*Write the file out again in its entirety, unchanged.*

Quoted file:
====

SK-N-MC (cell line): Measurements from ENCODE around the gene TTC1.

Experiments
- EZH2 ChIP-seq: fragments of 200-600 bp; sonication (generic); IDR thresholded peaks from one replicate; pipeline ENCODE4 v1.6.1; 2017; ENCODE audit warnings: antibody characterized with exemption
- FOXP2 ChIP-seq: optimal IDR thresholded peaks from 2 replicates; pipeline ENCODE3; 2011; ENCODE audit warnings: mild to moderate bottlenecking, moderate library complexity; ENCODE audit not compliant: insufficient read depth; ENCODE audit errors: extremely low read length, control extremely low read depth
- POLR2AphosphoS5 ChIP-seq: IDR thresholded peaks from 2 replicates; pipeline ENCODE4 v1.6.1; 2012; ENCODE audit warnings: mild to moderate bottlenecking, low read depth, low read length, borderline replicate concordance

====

SK-N-MC (cell line): Measurements from ENCODE around the gene TTC1.

Experiments
- EZH2 ChIP-seq: fragments of 200-600 bp; sonication (generic); IDR thresholded peaks from one replicate; pipeline ENCODE4 v1.6.1; 2017; ENCODE audit warnings: antibody characterized with exemption
- FOXP2 ChIP-seq: optimal IDR thresholded peaks from 2 replicates; pipeline ENCODE3; 2011; ENCODE audit warnings: mild to moderate bottlenecking, moderate library complexity; ENCODE audit not compliant: insufficient read depth; ENCODE audit errors: extremely low read length, control extremely low read depth
- POLR2AphosphoS5 ChIP-seq: IDR thresholded peaks from 2 replicates; pipeline ENCODE4 v1.6.1; 2012; ENCODE audit warnings: mild to moderate bottlenecking, low read depth, low read length, borderline replicate concordance